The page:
Life in China 2016: A Picture A Day, December 13 – When we were shopping yesterday, I was excited to find a box of Christmas postcards, 36 cards for 10 rmb ($1.45usd)! Most are nice looking, I even gave some out today at our Dongguan coffee morning, but, there are a couple with “Your Name” printed in the banner across the front! We have seen this before on notebooks and even mall decorations, sometimes reading “Your text here.” All I can figure is that whoever is making these items are copying their pictures from somewhere that you are supposed to customize the items before printing. Since the English level of those making them isn’t good, they are just made and distributed this way. I guess I won't be using those two cards!
Life in China 2016: A Picture A Day, September 30 – Today marks ¾ of the way through the year! I’m starting to forget what I have already posted! I’ll end the month with some Chinglish. This was a backpack we saw while shopping recently. The brand name of the backpack is Littlesheep. It reads: “Life is like a fad for whirlwind. Wandering in every corner of the self. Full of luggage carrying on the vision for the future of the dream is athand.” It sounds really deep …. If it only made sense! I like to do a little research to see if these sayings actually come from somewhere. This line of backpacks must be popular because I easily found other pictures a few people had posted online! And there are a lot available to buy on Taobao, the Chinese Ebay :-)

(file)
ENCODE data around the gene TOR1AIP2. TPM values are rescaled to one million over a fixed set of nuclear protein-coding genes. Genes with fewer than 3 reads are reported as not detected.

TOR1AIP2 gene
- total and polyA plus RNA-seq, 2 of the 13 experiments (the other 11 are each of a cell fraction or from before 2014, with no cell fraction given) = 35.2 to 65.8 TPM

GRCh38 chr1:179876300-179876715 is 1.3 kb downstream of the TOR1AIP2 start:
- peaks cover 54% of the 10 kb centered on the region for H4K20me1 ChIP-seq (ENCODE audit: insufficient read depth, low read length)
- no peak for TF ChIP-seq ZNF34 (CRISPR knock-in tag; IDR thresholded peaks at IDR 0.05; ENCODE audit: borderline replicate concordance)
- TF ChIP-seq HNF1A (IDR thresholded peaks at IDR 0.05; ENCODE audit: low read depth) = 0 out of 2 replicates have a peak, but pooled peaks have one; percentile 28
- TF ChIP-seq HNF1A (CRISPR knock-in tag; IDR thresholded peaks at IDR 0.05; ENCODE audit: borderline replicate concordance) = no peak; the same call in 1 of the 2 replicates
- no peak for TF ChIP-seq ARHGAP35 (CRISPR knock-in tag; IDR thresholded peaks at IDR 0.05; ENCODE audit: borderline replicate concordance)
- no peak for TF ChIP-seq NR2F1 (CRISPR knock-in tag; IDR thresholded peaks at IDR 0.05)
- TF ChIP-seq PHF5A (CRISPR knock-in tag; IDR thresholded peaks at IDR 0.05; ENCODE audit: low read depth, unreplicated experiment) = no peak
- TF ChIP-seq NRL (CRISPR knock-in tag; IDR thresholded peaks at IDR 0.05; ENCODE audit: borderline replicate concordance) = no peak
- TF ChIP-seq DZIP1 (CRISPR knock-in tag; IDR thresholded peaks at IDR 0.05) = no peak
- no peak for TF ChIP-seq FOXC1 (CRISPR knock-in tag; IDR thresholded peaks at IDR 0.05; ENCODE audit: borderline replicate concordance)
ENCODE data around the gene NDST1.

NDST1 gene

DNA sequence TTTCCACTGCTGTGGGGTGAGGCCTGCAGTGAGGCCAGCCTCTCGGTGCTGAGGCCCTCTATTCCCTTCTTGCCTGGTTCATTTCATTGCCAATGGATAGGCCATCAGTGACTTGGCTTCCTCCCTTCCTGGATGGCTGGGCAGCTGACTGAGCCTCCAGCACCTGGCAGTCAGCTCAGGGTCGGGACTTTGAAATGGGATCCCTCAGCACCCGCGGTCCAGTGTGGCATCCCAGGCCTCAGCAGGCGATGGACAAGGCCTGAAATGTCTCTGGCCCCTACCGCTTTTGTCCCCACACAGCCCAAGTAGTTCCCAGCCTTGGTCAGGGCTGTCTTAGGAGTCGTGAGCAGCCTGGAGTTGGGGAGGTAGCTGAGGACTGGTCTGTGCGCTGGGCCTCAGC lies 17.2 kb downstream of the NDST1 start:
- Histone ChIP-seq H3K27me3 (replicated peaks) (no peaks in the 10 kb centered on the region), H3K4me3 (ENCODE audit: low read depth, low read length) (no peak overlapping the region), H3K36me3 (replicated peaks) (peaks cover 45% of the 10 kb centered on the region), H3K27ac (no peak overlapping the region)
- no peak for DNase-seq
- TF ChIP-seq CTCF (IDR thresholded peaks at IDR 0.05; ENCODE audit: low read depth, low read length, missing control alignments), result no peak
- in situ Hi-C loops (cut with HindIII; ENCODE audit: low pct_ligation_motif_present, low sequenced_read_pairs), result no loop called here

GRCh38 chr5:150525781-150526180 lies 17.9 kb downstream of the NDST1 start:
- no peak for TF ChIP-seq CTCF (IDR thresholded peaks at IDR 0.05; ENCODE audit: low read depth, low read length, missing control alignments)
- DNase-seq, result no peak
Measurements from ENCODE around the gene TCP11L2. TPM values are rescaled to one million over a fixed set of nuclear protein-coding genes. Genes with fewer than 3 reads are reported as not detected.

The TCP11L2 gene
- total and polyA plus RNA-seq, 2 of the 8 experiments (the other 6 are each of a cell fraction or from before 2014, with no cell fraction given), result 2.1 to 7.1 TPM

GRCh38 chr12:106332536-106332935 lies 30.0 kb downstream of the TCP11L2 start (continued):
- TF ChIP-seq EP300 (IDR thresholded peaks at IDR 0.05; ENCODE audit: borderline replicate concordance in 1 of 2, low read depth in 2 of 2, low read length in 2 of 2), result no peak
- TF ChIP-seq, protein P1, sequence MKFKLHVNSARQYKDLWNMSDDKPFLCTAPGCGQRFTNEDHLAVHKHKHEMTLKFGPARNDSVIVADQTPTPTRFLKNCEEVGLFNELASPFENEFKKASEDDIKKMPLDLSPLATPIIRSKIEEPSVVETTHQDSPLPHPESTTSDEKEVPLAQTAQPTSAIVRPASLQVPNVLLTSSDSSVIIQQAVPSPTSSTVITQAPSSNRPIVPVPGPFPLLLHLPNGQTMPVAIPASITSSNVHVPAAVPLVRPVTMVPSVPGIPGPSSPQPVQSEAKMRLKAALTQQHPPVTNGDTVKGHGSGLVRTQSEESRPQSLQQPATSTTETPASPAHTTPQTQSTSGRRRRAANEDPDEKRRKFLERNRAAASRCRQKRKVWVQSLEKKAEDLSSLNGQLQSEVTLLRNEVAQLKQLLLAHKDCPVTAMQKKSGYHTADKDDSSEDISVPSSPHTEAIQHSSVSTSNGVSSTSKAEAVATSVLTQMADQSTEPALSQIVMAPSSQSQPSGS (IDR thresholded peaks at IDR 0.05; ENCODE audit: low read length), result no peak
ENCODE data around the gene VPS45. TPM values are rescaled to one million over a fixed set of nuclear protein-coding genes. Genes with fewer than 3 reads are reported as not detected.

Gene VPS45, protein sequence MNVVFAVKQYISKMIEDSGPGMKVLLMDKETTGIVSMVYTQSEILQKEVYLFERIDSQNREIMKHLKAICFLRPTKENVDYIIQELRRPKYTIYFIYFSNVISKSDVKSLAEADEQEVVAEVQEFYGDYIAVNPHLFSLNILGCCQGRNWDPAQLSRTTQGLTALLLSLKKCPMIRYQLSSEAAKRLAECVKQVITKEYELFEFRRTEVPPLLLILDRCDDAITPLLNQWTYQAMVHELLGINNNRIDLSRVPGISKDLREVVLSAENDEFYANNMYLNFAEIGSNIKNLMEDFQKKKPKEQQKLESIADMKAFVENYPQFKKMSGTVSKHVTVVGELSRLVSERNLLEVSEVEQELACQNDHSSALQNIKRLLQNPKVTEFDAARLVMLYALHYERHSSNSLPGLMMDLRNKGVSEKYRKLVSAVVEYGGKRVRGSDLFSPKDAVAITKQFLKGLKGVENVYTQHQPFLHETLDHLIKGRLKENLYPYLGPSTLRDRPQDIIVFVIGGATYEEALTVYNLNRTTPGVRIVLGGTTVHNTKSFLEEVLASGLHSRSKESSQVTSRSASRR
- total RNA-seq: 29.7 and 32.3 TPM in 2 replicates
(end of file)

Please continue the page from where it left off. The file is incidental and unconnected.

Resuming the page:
Life in China 2016: A Picture A Day, September 9 – I think I’ve said before how much I enjoy the sayings that are often found on packaging or actual products, especially food :-) Sometimes, the English isn’t quite right, it’s Chinglish!), but, I’m always thankful for these entertaining little sayings because they make shopping more fun! This is peanut ginger candy and the package says “May the breeze bring you thetenderness and warmth from me. Yet still you are here. At the bottom of my heat (heart?).” :-)
Life in China 2016: A Picture A Day, August 7 – I am thankful when “Caution” signs in China have English translations, but I also enjoy seeing the fun translations :-) Caution is小心; the two characters are “xiăo xīn” or literally “ small heart,” but it means “pay attention” or “be careful.” Caution signs must be a difficult thing to translate because they frequently have interesting Chinglish translations. A typical warning sign you see says “Slip Carefully.” These ones pictured were a little different. The top one is a picture my husband took inside of a restaurant he often goes to near his work, so, although sometimes “Be Careful of Landslide” may be correct, and even neccessary, it’s not the case with this sign. It should read “Caution: Slippery Floor.” The second is one my daughter took at the zoo. It should read “Be Careful: Watch Your Step” or “Be Careful not to fall on the stairs.” I guess these are times that those universal little icons on signs come in handy!
Life in China 2016: A Picture A Day, June 27 – This sign was on the side of an escalator. Leah said it actually reads closer to “Be cautious of running into me” …. Again, it makes me wonder what I end up saying in Chinese when I leave out the little words I don’t know! C